There are already several special events planned for us over the next few days, and I can’t wait to see what surprises are in store!  I hope to learn a whole bunch of useful information that will allow me to improve my blog, and I look forward to meeting and networking with my fellow Prior2Boarding and BoardingArea bloggers!

Other than the conference, the immediate task at hand for tonight will be to find a proper viewing location to watch my beloved Auburn Tigers play Kansas State tonight for a highly anticipated non-conference, Thursday night college football matchup!  I may go to the local Auburn Alumni Club Bar, but if there’s a great sports bar that anyone can recommend, I’m all ears!

Anyway, I will keep some updates coming from BAcon, and I’ll definitely make some future posts on the highlights of this weekend’s conference!

24 Hours in Anchorage

I’m posting this after completing a short, weekend trip to Anchorage, Alaska as part of a mileage run to hit the American Airlines Executive Platinum Status Challenge. Anchorage is a great place to spend a day, and obviously a fantastic hopping off point to explore more of Alaska, including Denali, the Kenai Peninsula, or even an Alaskan cruise. If you haven’t been, I highly recommend you actually spend some time in Alaska – certainly more than 24 hours. I’ve been fortunate enough to take two cruises to Alaska, so I’ve been able to experience the majestic scenery of the Last Frontier. I also spent a couple days in Anchorage last summer for a quick, weekend trip.

With that said, there’s no shortage of things to do if you have a short time in Anchorage – whether it’s a free day after a cruise, a hopping off point before or after a fishing trip, or if you find it amusing to fly almost 10,000 miles in a weekend, like me. Continue Reading →

Meeting the AA Executive Platinum Status Challenge… In One Month!

I previously wrote about the details of the Executive Platinum Status Challenge with American Airlines for which I recently signed up.  Well, I didn’t just blindly agree to the challenge — earning 25,000 elite qualifying points (EQP) in three months is no small feat, after all!

Before I even asked for the challenge, I carefully planned out the least expensive way for me to accomplish this challenge.  My two limiting factors in this endeavor were both time and money.  I had a very busy fall already with trips planned to Europe, Asia, and South America to go along with a wedding, a bachelor party, a weekend with the parents, a trip to Auburn for a football game, and a trip to Vegas for the BAcon Boarding Area blogger conference.  Adding to that, pretty much all of my vacation time has been either used or earmarked for the trips mentioned above.  This left me only three weekends between September and mid-November that I could use to hit this challenge. Continue Reading →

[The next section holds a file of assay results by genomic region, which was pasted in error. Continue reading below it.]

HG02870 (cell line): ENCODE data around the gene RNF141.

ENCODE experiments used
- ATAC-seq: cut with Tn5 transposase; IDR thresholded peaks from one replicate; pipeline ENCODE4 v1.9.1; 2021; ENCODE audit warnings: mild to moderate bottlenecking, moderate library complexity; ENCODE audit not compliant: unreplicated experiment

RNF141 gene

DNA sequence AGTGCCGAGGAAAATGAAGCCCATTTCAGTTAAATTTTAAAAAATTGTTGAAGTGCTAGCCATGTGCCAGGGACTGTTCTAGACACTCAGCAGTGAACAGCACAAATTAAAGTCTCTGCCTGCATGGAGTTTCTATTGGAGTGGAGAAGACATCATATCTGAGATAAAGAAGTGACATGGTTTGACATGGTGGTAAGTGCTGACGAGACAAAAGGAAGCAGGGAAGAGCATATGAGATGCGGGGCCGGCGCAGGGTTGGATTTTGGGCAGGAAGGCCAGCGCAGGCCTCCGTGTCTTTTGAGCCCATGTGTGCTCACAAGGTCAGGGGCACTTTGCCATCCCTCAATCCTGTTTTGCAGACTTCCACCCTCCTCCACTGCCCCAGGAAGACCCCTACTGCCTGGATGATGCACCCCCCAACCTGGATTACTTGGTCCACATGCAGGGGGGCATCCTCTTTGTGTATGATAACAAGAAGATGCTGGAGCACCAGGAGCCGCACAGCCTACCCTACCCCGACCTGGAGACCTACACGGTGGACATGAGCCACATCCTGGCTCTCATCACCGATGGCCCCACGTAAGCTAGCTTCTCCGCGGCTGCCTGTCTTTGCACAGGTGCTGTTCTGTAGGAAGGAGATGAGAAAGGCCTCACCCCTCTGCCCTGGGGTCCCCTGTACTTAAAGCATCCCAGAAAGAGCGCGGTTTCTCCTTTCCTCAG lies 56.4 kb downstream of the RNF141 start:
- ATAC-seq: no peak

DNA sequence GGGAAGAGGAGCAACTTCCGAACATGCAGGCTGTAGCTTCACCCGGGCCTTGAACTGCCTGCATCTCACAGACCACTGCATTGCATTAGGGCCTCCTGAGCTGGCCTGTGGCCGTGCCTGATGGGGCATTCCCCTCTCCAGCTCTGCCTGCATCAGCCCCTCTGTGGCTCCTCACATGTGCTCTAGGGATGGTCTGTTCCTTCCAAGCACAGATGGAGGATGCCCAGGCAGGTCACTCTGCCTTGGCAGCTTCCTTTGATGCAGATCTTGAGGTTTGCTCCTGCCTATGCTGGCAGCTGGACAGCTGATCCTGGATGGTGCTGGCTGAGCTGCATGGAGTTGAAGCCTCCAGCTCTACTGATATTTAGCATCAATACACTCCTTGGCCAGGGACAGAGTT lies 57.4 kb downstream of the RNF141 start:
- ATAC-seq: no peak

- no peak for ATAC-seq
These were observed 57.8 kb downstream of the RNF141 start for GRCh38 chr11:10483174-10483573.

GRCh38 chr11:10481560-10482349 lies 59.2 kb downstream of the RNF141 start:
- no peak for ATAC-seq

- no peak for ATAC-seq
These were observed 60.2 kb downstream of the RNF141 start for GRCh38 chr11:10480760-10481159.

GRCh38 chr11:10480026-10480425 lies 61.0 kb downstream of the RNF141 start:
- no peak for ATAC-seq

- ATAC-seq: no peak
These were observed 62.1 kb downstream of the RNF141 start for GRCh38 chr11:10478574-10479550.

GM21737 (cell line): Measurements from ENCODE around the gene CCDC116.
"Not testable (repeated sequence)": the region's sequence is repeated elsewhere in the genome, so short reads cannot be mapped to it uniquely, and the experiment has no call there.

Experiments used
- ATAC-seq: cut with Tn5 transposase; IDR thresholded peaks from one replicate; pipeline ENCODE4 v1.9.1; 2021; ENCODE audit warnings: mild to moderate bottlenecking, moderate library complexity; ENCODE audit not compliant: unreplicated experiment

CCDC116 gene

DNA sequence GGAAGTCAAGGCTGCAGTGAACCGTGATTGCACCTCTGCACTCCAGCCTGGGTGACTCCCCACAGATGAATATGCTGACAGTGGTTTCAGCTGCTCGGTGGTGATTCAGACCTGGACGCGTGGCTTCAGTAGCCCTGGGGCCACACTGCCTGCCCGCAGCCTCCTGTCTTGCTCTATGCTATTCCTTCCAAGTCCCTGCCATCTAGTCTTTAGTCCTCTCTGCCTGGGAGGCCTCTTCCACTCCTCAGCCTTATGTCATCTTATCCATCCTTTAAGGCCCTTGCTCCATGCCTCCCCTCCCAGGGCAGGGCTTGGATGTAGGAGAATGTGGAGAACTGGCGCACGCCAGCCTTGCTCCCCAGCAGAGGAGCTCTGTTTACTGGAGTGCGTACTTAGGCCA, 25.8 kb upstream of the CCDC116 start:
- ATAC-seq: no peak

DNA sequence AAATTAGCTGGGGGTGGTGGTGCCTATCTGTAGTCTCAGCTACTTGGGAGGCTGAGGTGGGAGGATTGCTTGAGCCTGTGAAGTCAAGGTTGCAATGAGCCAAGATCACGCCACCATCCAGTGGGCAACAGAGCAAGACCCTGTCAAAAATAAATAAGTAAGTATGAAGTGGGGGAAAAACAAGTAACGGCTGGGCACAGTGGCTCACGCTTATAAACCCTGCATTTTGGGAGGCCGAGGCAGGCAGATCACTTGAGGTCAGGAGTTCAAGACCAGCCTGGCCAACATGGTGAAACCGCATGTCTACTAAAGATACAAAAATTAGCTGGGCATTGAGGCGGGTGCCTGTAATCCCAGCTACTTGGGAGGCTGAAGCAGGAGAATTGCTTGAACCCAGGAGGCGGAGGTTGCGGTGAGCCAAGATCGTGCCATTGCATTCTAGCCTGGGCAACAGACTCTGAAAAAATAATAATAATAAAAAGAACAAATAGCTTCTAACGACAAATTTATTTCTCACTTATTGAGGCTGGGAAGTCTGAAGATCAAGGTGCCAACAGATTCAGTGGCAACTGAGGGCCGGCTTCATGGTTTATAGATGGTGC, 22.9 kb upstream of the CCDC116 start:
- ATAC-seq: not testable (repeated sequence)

United Global First Class Lounges – Washington-Dulles and Los Angeles

Fifteen Days in Australia

A Trip to Sydney, Cairns, Melbourne, and Diving the Great Barrier Reef and Coral Sea

TPA-IAD

I awoke on Christmas morning anticipating one of my longest travel days of the year.   My mom dropped my dad and I off at Tampa International Airport where we boarded our first flight of the day, a two-hour flight from Tampa to Washington-Dulles.  We were seated in first class on a B737-800.  The flight was quite nice and went by pretty fast.  There was not a full breakfast service, but scones were served.  I watched some SportsCenter and took a nap, waking up just before we landed at Dulles.

Long couple days of flying!  TPA-IAD-LAX-SYD

Long couple days of flying! TPA-IAD-LAX-SYD

5 hours at Washington-Dulles (IAD)

Due to award availability, we were forced to spend a five-hour layover at Dulles.  Because of this glut of free time, we headed over to Terminal B to spend some time in the Lufthansa Senator Lounge.  Since we had a same day international first class ticket, we had access to the lounge (I also have access as a Star Alliance Gold member).  This lounge is without a doubt the nicest Star Alliance lounge at Dulles Airport, and is one of the better lounges in the US.  We had a couple of drinks and lunch in the lounge,  as Lufthansa has a decent spread that features four hot items and a variety of cold sandwiches and salads.  After a couple of hours, we decided to try out the United Global First Class Lounge.

Food offering in Global First Class Lounge IAD

Food offering in Global First Class Lounge IAD

Upon checking into the Global First Class Lounge, the lounge agent informed us that we didn’t have access to the lounge since our International flight was out of LAX, and not IAD.  I questioned this logic, since that’s not what the United lounge access policy says, so the lounge agent begrudgingly allowed us access to the lounge, but really acted like she was doing us some sort of favor.   This rubbed us the wrong way since we were, after all flying in global first class out of LAX later that day, and were in first class on IAD-LAX later that afternoon.  The lounge itself was completely empty, as my dad and I were the only two people in the lounge.  There was a small food spread, which didn’t look all that appetizing.  We did help ourselves to the open bar for a drink though. The lounge agent requested us to leave the lounge at 2pm since it was the end of her shift.  We found this strange, but we did so anyway and went next door to the regular United Club.  Upon checking into this United Club, the lounge agents here were rather bewildered as to why we weren’t using the Global First Class Lounge.  We explained to them the hassle we were given upon entering the Global First Lounge, and that really upset the lounge agent who offered to escort us back to the lounge and have a word with the agent there.  Since at that point we only had twenty or so minutes until boarding time, we declined, as we just didn’t want there to be a scene since this United employee was pretty bothered that we had been given a hard time.  United just really needs to figure this out and preach more consistency on the education and/or enforcement of policies by their employees.  This whole experience really did leave a sour taste in mouth to start our long day of travel with the airline.